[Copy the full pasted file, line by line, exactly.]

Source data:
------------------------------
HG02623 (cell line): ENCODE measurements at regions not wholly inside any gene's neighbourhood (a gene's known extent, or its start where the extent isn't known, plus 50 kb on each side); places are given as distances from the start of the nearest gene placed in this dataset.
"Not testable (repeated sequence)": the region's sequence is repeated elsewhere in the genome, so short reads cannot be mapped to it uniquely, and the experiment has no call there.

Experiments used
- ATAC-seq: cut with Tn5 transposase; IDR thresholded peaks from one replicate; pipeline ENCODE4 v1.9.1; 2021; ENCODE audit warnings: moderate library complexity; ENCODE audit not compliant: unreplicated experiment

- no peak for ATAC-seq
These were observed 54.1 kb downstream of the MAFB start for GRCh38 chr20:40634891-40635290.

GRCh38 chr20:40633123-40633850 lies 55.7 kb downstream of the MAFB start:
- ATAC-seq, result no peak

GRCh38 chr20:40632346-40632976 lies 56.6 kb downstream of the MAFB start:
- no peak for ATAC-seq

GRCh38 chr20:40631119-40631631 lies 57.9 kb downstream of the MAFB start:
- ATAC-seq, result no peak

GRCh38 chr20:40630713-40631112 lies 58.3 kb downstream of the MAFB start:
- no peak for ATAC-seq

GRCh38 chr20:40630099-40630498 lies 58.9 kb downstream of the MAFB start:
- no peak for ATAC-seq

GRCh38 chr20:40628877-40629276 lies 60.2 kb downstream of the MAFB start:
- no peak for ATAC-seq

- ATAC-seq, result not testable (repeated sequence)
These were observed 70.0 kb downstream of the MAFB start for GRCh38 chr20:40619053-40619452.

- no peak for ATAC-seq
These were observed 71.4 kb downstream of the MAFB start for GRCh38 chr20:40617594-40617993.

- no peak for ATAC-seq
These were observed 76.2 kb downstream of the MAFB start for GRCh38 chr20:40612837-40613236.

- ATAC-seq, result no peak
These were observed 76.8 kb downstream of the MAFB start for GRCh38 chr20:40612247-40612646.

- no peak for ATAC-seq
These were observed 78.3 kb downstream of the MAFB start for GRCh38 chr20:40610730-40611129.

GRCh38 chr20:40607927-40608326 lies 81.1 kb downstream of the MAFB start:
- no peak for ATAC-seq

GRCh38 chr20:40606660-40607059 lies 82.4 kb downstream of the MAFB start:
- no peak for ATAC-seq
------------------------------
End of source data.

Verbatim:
HG02623 (cell line): ENCODE measurements at regions not wholly inside any gene's neighbourhood (a gene's known extent, or its start where the extent isn't known, plus 50 kb on each side); places are given as distances from the start of the nearest gene placed in this dataset.
"Not testable (repeated sequence)": the region's sequence is repeated elsewhere in the genome, so short reads cannot be mapped to it uniquely, and the experiment has no call there.

Experiments used
- ATAC-seq: cut with Tn5 transposase; IDR thresholded peaks from one replicate; pipeline ENCODE4 v1.9.1; 2021; ENCODE audit warnings: moderate library complexity; ENCODE audit not compliant: unreplicated experiment

- no peak for ATAC-seq
These were observed 54.1 kb downstream of the MAFB start for GRCh38 chr20:40634891-40635290.

GRCh38 chr20:40633123-40633850 lies 55.7 kb downstream of the MAFB start:
- ATAC-seq, result no peak

GRCh38 chr20:40632346-40632976 lies 56.6 kb downstream of the MAFB start:
- no peak for ATAC-seq

GRCh38 chr20:40631119-40631631 lies 57.9 kb downstream of the MAFB start:
- ATAC-seq, result no peak

GRCh38 chr20:40630713-40631112 lies 58.3 kb downstream of the MAFB start:
- no peak for ATAC-seq

GRCh38 chr20:40630099-40630498 lies 58.9 kb downstream of the MAFB start:
- no peak for ATAC-seq

GRCh38 chr20:40628877-40629276 lies 60.2 kb downstream of the MAFB start:
- no peak for ATAC-seq

- ATAC-seq, result not testable (repeated sequence)
These were observed 70.0 kb downstream of the MAFB start for GRCh38 chr20:40619053-40619452.

- no peak for ATAC-seq
These were observed 71.4 kb downstream of the MAFB start for GRCh38 chr20:40617594-40617993.

- no peak for ATAC-seq
These were observed 76.2 kb downstream of the MAFB start for GRCh38 chr20:40612837-40613236.

- ATAC-seq, result no peak
These were observed 76.8 kb downstream of the MAFB start for GRCh38 chr20:40612247-40612646.

- no peak for ATAC-seq
These were observed 78.3 kb downstream of the MAFB start for GRCh38 chr20:40610730-40611129.

GRCh38 chr20:40607927-40608326 lies 81.1 kb downstream of the MAFB start:
- no peak for ATAC-seq

GRCh38 chr20:40606660-40607059 lies 82.4 kb downstream of the MAFB start:
- no peak for ATAC-seq